“Online voter registration will make voting so much easier for thousands of New Yorkers. This will encourage people who get inspired by an election to register and vote,” said Harvey Epstein, a Director at the Urban Justice Center. “I applaud Councilmember Kallos and the other co-sponsors for such a sensible bill.”
“Voter enfranchisement continues to be a critical issue as legislators and advocates grapple with the growing challenge of engaging the public and increasing voter turnout,” said Council Member Donovan Richards, co-chair of the Progressive Caucus. “Creating an online voter registration is a clear cut means to simplifying this process and increasing voter participation. It is about time we introduce the voter registration process to the 21st century.”
“In the Dominican Republic, everyone becomes automatically registered to vote when they turn 18. Yet in New York, you have to go out of your way to register. Online registration will make voting easier and more accessible, to ensure that everyone can access their right to participate,” said Council Member Antonio Reynoso, Co-Chair of the Progressive Caucus.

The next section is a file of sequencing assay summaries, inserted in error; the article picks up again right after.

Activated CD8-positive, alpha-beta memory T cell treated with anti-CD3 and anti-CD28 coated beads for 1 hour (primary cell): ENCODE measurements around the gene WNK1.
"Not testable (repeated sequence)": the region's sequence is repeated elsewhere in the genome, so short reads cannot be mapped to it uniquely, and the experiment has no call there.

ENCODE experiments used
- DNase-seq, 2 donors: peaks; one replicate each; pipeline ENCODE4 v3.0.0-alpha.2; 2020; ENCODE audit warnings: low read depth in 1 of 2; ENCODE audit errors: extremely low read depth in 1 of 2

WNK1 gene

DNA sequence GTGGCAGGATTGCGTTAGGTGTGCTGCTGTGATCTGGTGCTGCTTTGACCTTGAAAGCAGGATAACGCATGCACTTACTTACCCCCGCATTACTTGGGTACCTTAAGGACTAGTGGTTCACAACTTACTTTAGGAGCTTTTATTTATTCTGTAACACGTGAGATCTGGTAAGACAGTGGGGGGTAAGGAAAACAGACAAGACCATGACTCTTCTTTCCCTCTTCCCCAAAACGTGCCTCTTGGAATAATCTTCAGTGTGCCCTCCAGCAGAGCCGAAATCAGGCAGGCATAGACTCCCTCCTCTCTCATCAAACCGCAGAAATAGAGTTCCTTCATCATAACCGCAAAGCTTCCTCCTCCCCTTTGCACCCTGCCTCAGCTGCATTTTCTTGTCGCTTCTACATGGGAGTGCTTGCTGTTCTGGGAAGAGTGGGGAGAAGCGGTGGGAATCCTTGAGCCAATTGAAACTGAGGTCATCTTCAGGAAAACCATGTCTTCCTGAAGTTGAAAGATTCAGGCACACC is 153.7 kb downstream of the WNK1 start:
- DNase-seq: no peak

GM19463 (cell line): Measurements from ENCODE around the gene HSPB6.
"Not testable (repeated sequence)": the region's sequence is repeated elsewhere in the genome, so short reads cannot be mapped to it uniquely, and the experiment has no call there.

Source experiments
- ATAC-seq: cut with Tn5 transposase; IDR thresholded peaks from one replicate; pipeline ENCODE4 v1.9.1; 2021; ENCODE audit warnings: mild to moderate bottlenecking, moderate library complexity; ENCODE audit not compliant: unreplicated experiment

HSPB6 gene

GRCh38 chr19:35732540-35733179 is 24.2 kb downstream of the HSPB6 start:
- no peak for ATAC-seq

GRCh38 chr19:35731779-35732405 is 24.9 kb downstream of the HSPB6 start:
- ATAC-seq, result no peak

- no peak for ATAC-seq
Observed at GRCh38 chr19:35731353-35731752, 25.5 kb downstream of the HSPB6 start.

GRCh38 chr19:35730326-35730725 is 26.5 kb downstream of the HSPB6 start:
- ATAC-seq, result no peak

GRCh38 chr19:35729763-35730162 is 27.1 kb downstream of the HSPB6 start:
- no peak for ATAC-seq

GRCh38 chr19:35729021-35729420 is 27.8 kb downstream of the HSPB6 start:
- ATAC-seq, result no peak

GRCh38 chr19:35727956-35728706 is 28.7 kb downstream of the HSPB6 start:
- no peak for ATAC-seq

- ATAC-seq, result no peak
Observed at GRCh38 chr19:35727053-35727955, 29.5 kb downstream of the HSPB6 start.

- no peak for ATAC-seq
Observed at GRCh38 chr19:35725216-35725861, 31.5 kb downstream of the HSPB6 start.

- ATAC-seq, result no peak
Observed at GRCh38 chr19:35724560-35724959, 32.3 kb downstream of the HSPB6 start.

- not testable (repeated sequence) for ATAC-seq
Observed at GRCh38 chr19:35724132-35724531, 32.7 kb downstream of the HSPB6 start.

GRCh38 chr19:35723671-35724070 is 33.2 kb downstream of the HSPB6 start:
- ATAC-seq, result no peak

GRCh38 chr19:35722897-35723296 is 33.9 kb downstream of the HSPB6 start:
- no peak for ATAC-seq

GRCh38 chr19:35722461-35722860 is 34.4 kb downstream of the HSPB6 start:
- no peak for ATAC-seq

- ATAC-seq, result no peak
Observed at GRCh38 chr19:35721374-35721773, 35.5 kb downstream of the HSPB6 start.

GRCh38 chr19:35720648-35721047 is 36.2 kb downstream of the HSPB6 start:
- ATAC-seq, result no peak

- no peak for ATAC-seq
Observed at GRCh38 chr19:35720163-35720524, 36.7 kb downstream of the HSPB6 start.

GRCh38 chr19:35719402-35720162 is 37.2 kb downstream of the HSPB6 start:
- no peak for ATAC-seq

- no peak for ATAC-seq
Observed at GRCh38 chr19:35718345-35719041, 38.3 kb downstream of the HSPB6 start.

"A representative democracy is only as strong as the ability of it's voters to participate. It is our duty as public servants to provide our constituents with the tools to amplify their voice in all levels of government. This legislation is a welcomed addition," said Council Member Ritchie Torres, member of the Progressive Caucus.
"Enabling New Yorkers to register to vote on-line makes incredible good sense. Turning around our abysmal voter turn-out rates has to be a top priority if we want a fully functional democracy. I applaud Council Member Kallos for pushing forward this critical legislation. We should consider every possible option to increase New Yorkers' participation at the ballot box," said Council Member Helen Rosenthal, member of the Progressive Caucus.